Saturday, February 23, 2008

The dilemma of defining a Public Intellectual

What is a public intellectual? How do you become one? Who decides who is or is not a public intellectual? These are some of the question that I have pondered on for the past couple of weeks. Trying to wrap my brain and come up with a simple explanation of a “Public Intellectual.”
In my quest for unveiling this mysterious title I came across various essays and articles, where the writes explain or try to explain in a various ways what a Public intellectual is. So is the case with John Lukacs who brought some historical fact about the word “intellectual” he writes “intellectuals have become recognizable not because of their schooling but because of their opinions.” Still with this simple explanation the matter should be put to rest, on the contrary this opens up new avenues of discussion why their opinions matter more than the other person. Confused already, my head still hurts from thinking about it.
Ok, let us try to make this as simple as possible we need to Jeffery R. Di Leo referred to the public intellectuals as “one sided argument.”
Di Leo comments “From the public point of view they are either Republican or Democrat; liberal or conservative; left-wing or right-wing… Public intellectuals signify or are reduced to nothing than a position, and usually an extreme one-on a topic of contemporary social and political concern.”
This explanation seems very simple enough, Di Leo also separates the concept of public intellectuals into two different spheres the academe and the public-private sector.
“Public intellectuals play crucial role in the circulation, production and identity of knowledge though to the two world they inhabit-academe and the private-public sector-both compete for their allegiances and affiliation. The interests of these two worlds are very different, academe privileges highly specialized modes of discourse, whereas the public-private world favors generalized one.” In a way Di Leo has separated the Public intellectuals into two different spheres the academia that are driven by their ideas whereas the public-private sphere that are driven by selling ideas, he is basically bringing the notion of quality in the academic sphere vs. quantity in the public-private sphere.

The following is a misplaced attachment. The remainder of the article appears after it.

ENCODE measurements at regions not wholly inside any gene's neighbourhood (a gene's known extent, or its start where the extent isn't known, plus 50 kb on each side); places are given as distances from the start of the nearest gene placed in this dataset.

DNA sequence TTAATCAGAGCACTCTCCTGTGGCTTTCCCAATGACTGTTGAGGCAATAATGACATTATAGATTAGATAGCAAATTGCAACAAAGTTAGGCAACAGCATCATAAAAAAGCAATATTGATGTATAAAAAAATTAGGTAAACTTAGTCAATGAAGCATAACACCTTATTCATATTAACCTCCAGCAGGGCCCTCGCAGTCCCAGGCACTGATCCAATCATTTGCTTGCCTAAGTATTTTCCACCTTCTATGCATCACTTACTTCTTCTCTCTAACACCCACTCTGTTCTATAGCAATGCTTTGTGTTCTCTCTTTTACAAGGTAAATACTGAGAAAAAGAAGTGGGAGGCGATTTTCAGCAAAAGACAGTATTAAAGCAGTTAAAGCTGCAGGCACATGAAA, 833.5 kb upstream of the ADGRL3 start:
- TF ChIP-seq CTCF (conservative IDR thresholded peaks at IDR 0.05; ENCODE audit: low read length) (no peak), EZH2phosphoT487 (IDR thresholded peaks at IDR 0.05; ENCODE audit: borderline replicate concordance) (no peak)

He also bring a key component in public intellectual that of public, the size of the public plays a very important role in the value of the public intellectual “ the greater the public the greater value that is ascribed to the public intellectual.”
In a way this separation makes a lot of sense to me. Think about, the academic intellectuals will be talking about thing that matter their field of knowledge and expertise, as for the public-private sphere well their discussions are generalized one to a level that is very simple to an ordinary citizen to understand and relate to.
Although Di Leo has shed some light on the Public intellectuals and separated them into two different spheres he still has not clearly defined what a public intellectual is.
The best example comes from Alan Lightman in his article “The role of public intellectuals”
Lightman bring the example of Ralph Waldo Emerson and his essay “The American Scholar” in this essay Emerson describes the meaning and the function of the intellectual.
In this essay Emerson describes the intellectual as “preserves great idea of the past communicates them and creates new ideas. The intellectual does all of these things not out of obligation to his society, but out of obligation to himself.”